There is no shortage of good reasons to oppose the proposed amendment to North Carolina’s constitution that would ban gay marriage in the state. There’s the matter, for instance, of its inherent bigotry, not to mention its essential redundancy (the state already banned gay marriage in 1996.) But in the run-up to the decisive May 8 vote, a burgeoning grassroots movement in North Carolina is offering an entirely different justification for opposing Amendment One. Rather than pointing to the blatant harm the amendment would inflict on homosexual residents of the state, they are highlighting the unintended consequences it will have for heterosexuals.
Among the leaders of the effort is UNC law professor Maxine Eichner, who has been arguing to anyone who will listen that the fallout from the bill is poised to be larger and more destabilizing than most voters, and many lawmakers, understand. According to Eichner, Amendment One threatens to create a host of problems for North Carolina because of the language used in its most pertinent passage—namely, the phrase that declares, “Marriage between one man and one woman is the only domestic legal union that shall be valid or recognized in this State.”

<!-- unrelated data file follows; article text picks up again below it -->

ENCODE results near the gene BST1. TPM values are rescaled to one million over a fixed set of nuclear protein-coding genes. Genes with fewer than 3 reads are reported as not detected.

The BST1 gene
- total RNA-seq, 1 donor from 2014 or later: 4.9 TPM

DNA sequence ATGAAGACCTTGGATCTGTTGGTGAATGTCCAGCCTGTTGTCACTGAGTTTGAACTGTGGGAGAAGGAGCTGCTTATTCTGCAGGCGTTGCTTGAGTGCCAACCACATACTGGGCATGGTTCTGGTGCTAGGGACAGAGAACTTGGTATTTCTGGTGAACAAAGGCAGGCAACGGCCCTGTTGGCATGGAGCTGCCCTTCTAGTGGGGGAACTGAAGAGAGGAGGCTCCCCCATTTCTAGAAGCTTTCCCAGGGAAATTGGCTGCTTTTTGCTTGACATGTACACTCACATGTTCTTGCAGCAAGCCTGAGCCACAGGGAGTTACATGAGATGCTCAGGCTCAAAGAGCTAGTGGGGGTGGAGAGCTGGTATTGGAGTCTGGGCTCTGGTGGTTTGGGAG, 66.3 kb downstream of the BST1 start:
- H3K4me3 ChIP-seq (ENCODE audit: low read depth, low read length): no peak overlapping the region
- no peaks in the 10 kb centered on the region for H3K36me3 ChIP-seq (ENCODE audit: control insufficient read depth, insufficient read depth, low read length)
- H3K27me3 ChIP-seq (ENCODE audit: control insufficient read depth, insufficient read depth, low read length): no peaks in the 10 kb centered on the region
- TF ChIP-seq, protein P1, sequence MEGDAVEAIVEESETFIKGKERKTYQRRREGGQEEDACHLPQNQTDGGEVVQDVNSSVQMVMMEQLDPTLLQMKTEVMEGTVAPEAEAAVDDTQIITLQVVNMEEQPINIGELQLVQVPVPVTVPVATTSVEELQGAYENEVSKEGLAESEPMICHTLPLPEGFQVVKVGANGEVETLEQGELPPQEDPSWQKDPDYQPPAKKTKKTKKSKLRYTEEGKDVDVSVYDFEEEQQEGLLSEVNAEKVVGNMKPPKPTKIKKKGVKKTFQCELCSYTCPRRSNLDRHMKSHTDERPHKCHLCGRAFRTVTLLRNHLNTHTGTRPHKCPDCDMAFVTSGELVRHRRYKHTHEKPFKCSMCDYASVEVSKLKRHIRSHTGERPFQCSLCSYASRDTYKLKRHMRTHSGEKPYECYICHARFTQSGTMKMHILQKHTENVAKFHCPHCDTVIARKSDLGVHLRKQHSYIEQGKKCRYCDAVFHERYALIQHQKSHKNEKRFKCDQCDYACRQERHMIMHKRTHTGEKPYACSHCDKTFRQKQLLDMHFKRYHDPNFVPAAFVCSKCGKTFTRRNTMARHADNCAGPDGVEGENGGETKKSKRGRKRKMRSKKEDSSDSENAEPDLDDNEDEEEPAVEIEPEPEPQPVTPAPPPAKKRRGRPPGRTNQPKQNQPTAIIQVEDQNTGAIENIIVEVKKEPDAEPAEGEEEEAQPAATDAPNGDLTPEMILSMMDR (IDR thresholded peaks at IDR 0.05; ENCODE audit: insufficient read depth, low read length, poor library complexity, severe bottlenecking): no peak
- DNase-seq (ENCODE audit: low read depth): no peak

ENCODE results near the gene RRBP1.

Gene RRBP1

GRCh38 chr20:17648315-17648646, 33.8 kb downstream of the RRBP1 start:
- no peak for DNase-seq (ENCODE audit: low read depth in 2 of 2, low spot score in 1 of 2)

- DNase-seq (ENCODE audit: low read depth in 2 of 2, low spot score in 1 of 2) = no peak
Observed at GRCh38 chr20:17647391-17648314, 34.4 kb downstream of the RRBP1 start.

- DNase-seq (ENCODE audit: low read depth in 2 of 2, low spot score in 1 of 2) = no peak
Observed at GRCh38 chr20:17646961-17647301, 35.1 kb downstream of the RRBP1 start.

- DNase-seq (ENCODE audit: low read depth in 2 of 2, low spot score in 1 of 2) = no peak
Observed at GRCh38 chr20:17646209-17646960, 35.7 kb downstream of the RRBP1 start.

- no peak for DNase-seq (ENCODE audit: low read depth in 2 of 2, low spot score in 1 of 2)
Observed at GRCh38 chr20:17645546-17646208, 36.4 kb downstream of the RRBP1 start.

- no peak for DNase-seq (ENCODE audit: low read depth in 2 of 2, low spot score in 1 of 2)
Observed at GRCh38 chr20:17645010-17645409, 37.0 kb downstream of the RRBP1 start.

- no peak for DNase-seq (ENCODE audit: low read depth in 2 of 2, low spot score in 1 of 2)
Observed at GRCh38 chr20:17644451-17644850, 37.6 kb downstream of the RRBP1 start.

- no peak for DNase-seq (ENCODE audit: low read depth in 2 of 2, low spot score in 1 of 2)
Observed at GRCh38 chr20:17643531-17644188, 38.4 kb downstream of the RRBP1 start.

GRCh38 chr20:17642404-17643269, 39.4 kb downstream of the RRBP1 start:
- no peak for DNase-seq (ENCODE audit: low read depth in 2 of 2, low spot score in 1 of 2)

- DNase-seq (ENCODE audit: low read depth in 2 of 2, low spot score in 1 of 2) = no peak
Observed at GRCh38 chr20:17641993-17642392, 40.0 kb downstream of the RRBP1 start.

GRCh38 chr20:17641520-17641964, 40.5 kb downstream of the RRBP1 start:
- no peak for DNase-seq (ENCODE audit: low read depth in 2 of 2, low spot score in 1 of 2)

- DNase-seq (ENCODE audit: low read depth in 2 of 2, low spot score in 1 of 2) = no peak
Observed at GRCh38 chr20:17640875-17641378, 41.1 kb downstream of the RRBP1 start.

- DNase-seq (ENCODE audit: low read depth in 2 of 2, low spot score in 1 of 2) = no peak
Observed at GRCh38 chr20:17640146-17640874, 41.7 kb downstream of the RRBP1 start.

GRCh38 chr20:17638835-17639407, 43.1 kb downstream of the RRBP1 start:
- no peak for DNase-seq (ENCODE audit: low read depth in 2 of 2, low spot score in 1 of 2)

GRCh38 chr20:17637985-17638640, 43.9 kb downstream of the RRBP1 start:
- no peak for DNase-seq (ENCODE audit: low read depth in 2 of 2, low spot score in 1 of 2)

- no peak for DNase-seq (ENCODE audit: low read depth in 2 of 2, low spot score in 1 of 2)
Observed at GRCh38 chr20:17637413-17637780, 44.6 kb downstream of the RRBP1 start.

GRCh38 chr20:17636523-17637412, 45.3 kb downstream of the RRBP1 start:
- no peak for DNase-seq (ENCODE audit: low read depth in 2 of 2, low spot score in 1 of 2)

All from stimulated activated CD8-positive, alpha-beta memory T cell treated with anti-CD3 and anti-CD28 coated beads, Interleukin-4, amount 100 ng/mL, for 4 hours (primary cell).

The root of the problem that Eichner foresees—and that she publicized in a 27-page legal analysis, and repurposed into op-eds, slideshows, and Cliff Note-style summaries—is that the amendment diverges from the language used in existing North Carolina marriage laws. The ban on gay marriage that passed in 1996, the Marriage Protection Act, was very specific in how it defined marriage: “Marriages, whether created by common law, contracted, or performed outside of North Carolina, between individuals of the same gender are not valid in North Carolina.” That reserved the possibility of legal recognition for heterosexual couples who weren’t technically married.
Amendment One by contrast uses an ambiguous term—“domestic legal unions”—that was intended to block the way for civil unions and domestic partnerships for homosexual couples. But it may also inadvertently rescind the legal status already granted to non-married couples who live together. As a result, the state may be forced to put a halt to the growing number of protections—ranging from domestic violence protections to children’s health insurance—that it currently offers to non-married couples, homosexual and heterosexual alike.
By Eichner’s count, the rights of the over 185,000 straight, cohabitating couples in North Carolina would be put in jeopardy; ninety-one percent of the couples that would be affected, she claims, are heterosexual. She’s careful to note that rights for non-married couples wouldn’t immediately be rescinded wholesale if the amendment is passed. But as Eichner put it in her November paper, the amendment’s phrasing “has never been used in any statutory law in North Carolina or interpreted by our courts, and which has never been interpreted by courts in any other state.” At the least, the amendment seems guaranteed to set off a furious set of court battles over its scope.